Taal volcanic smog spreads to Metro Manila, nearby provinces

ABS-CBN News

Posted at Jun 30 2021 07:14 AM | Updated as of Jun 30 2021 01:38 PM

Taal volcanic smog spreads to Metro Manila, nearby provinces 1
Parts of Taal Volcano island is obscured by volcanic smog as sulfur dioxide emanates from the volcano’s crater as seen from Talisay, Batangas on June 29, 2021. Jonathan Cellona, ABS-CBN News

MANILA (2nd UPDATE)—Taal Volcano continues to release volcanic smog that has reached Metro Manila and nearby provinces, aside from Tanauan city and Talisay town in Batangas, Phivolcs said Wednesday.

The "vog" has also reached other parts of Batangas, Laguna, Cavite, Rizal, Bulacan, Pampanga, Bataan and Zambales, according to the latest Phivolcs bulletin.

The haze over the National Capital Region, reported previously as "mainly due to smog from human activities," was confirmed in an updated tweet by Phivolcs as sulfur dioxide.

A 1-kilometer warm layer of air is preventing cooler air near the ground to rise, trapping pollutants and driving the accumulation of smog over the region, Phivolcs said.

The temperature inversion might dissipate within 24 to 48 hours, said Phivolcs officer-in-charge Renato Solidum.

"Stay indoors muna, kung 'di kailangan lumabas," Solidum said in an interview with ABS-CBN's TeleRadyo.

(Stay indoors if you don't need to go outside.)

Phivolcs had urged residents, most especially those staying around Taal Lake, to wear N-95 masks, and close windows and doors to block pollutants. 

"Ito po ay nagiging sanhi ng irritation sa lalamunan at nahihirapan huminga," Solidum said.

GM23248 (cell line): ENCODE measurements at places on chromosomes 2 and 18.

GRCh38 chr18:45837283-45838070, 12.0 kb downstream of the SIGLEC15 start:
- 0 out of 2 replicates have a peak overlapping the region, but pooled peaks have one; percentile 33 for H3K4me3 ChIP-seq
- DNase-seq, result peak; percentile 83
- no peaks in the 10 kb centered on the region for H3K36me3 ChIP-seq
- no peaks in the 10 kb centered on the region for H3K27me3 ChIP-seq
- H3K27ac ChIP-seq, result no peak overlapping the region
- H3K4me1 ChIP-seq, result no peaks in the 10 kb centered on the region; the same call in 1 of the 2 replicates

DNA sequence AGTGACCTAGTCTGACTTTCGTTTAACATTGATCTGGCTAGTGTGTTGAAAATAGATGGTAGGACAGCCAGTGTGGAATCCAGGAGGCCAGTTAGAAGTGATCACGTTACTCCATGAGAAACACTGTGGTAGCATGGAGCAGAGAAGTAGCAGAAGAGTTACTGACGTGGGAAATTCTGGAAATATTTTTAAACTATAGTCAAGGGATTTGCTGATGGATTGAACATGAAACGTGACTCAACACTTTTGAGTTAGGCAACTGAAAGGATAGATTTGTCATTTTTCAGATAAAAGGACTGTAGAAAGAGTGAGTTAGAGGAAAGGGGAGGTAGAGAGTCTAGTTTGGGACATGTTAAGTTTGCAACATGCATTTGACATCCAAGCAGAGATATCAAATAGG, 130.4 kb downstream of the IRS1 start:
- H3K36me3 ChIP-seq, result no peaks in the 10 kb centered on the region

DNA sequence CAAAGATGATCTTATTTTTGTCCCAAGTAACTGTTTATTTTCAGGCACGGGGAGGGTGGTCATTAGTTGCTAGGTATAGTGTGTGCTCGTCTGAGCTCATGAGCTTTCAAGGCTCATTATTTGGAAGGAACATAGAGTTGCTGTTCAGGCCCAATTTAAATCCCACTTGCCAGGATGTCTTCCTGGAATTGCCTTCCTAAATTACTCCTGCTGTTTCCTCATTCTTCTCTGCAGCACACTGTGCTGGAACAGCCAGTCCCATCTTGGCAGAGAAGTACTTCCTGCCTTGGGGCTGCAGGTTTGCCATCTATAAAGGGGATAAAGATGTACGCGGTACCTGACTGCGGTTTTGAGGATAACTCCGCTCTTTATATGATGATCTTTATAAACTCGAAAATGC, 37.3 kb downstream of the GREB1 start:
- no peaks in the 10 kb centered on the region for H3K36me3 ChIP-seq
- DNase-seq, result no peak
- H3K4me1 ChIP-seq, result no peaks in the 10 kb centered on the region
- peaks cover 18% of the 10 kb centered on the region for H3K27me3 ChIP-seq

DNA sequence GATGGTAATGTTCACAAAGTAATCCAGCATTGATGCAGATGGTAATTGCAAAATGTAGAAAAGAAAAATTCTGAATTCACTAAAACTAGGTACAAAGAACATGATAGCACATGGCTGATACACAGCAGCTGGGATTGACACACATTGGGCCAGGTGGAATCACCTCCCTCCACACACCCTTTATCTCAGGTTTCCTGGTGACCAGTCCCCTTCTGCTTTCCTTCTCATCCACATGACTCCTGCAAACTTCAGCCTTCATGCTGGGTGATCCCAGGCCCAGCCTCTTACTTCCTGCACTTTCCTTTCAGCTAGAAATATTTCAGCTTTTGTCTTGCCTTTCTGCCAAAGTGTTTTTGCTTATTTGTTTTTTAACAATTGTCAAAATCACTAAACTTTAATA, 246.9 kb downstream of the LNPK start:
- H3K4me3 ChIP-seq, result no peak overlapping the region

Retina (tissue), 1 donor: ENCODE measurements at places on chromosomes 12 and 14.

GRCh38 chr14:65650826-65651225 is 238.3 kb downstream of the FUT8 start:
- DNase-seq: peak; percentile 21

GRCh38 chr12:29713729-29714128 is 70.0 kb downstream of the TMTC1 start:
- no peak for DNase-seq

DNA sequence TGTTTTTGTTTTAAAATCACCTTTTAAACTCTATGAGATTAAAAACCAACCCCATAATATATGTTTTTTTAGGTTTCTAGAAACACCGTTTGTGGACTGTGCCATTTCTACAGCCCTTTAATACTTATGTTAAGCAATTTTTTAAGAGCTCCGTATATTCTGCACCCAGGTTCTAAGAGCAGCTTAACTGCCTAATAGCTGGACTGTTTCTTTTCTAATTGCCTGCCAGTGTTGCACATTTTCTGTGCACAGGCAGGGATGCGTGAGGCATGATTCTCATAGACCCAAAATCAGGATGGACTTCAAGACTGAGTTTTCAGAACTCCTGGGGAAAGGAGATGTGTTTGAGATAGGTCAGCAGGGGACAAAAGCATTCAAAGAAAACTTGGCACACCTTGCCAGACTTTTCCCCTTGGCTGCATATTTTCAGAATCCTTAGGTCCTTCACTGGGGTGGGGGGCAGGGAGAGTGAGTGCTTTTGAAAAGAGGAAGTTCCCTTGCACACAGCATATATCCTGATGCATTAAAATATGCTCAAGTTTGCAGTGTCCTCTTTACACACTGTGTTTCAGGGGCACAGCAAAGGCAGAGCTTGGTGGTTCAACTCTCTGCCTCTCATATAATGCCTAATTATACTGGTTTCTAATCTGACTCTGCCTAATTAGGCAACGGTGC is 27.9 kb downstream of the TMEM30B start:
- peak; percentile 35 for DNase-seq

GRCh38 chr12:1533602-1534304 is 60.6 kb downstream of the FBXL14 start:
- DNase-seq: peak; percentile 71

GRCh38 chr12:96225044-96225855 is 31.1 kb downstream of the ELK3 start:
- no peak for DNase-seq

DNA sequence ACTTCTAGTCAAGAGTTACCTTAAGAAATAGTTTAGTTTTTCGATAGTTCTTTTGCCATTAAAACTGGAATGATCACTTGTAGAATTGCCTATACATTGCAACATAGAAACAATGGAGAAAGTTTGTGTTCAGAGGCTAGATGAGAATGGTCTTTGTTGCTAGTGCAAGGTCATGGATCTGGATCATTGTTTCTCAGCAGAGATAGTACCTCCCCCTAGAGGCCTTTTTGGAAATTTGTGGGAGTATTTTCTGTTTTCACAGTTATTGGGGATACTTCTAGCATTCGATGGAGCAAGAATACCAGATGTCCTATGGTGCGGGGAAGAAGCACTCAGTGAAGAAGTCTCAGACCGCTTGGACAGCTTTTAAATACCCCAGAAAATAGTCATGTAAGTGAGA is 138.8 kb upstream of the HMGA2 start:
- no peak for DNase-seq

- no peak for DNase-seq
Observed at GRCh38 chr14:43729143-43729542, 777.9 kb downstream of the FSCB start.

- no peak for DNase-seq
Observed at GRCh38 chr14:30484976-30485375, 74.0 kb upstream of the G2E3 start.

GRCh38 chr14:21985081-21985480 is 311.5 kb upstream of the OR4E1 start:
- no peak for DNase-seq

(It causes throat irritation and difficulty in breathing.)

The vog or air pollution due to volcanic gas was due to Taal's continued emission of high sulfur-dioxide levels over the weekend, Phivolcs had said.

"It consists of fine droplets containing volcanic gas such as [sulfur dioxide] which is acidic and can cause irritation of the eyes, throat and respiratory tract in severities depending on the gas concentrations and durations of exposure," it said. 

The release of sulfur dioxide means the magma beneath the volcano is being degassed, Solidum said. 

"At 'yong posibilidad ng steam-driven explosion ay nandyan, kaya bawal pong pumunta sa volcano island," he said.

(The possibility of a steam-driven explosion remains so going to the volcano island is prohibited.)

In a separate interview on ANC, Solidum urged local government units to conduct health checks if residents nearby Taal are experiencing breathing problems.

"The advice is for them to temporarily evacuate to safer areas if indeed a particular area is suffering from this extreme condition from the presence of sulfur dioxide gas," he said.

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In Talisay, the local government is procuring N95 masks for residents, none of whom have so far been evacuated, Mayor Jerry Natanauan said.

"Ngayong umaga, kitang-kita naman umuusok ang bulkan. Ang mga tao, hindi maalis ang pag-alalala sa pinapakitang pag-usok at yung volcanic smog. Halos ilang linggo na ito na may volcanic smog," he said.

(This morning, we can clearly see that the volcano is emitting smoke. People cannot stop worrying about the smoke and the volcanic smog, which has been ongoing for a few weeks.)

"Para sa'king mga kababayan, tayo po ay sana lagi nakahanda dapat sa mga pagkakataong ito na pinapakita ng activity ng ating bulkan at volcanic smog nararamdaman natin sa ating kalusugan."

(To the public, I hope you are always prepared for these situations, such as the volcanic smog and the increased volcanic activity.)

Taal Volcano remains under Alert Level 2, signifying "increased unrest" that warns of a probable magmatic activity that may or may not lead to an eruption, according to the Phivolcs.

The volcano, which sits on an island surrounded by a lake in Batangas, had a steam-driven eruption on January 12, 2020, triggering an ash fall that reached parts of Metro Manila and nearby provinces.

The eruption displaced more than 700,000 people in Central Luzon, Calabarzon and Metro Manila. Damage to infrastructure and agriculture in the provinces of Batangas, Cavite and Laguna was pegged at P3.4 billion, according to the National Disaster Risk Reduction and Management Council.

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